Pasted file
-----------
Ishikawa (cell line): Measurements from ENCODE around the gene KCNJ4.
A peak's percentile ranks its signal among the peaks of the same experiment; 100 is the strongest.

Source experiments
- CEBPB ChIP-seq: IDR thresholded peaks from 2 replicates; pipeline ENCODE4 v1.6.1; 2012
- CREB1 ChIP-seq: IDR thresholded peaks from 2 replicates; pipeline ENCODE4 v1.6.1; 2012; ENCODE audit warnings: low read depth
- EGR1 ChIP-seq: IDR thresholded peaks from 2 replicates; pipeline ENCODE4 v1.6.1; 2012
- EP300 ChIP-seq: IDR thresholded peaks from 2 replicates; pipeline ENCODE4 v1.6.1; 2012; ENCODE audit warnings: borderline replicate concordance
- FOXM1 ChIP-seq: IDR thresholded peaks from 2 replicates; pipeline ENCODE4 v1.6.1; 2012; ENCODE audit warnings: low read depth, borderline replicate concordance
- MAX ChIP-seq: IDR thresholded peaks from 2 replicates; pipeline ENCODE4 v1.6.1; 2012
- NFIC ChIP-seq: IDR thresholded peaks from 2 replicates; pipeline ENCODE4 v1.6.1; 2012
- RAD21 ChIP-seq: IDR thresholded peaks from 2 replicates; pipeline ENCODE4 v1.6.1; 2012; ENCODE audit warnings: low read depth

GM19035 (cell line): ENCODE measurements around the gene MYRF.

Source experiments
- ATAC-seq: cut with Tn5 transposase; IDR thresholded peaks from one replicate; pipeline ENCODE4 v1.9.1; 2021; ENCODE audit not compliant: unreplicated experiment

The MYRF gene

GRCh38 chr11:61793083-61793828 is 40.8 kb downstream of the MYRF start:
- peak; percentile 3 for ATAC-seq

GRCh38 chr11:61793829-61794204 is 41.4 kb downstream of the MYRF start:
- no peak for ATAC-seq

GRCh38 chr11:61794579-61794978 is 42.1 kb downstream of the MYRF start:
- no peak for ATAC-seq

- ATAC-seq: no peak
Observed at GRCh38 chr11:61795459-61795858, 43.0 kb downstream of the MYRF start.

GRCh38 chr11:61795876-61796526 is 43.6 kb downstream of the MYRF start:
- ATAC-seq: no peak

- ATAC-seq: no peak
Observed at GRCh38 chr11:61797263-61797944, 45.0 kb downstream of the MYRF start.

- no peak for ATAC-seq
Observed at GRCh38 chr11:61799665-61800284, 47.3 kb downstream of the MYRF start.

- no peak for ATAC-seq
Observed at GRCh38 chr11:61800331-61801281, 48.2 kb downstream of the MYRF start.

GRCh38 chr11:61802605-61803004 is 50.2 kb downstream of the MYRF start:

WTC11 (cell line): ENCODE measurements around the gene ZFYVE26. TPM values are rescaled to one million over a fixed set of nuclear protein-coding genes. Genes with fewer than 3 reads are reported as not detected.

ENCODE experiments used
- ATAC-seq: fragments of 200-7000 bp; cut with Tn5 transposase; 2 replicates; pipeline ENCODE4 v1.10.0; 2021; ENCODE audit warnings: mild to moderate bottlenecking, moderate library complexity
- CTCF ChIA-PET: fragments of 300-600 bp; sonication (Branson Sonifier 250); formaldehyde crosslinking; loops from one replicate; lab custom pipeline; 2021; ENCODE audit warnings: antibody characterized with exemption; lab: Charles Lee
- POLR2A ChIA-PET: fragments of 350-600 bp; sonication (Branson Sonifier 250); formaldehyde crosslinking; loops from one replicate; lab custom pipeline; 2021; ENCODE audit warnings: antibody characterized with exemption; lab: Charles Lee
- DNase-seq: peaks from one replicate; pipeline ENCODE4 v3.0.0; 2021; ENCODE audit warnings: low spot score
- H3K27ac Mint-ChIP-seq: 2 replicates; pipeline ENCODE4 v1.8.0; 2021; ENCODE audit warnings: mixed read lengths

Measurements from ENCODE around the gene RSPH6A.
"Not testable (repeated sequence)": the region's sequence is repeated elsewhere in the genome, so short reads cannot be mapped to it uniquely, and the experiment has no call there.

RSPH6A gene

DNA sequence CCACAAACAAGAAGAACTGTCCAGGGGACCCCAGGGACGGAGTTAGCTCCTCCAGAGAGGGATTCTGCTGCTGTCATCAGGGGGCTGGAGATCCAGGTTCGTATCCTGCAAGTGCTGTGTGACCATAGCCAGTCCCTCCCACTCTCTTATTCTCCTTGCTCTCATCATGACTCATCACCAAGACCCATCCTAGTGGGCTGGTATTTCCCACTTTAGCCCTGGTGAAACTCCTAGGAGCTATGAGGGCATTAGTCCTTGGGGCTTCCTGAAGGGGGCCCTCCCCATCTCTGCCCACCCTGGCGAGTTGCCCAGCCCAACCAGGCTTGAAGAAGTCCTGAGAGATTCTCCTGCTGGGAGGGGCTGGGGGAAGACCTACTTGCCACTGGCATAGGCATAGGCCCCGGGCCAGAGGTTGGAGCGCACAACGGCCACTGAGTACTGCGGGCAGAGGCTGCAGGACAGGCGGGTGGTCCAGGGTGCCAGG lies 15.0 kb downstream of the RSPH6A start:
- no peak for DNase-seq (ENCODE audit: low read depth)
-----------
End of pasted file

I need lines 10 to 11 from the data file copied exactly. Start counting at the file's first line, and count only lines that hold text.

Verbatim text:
- NFIC ChIP-seq: IDR thresholded peaks from 2 replicates; pipeline ENCODE4 v1.6.1; 2012
- RAD21 ChIP-seq: IDR thresholded peaks from 2 replicates; pipeline ENCODE4 v1.6.1; 2012; ENCODE audit warnings: low read depth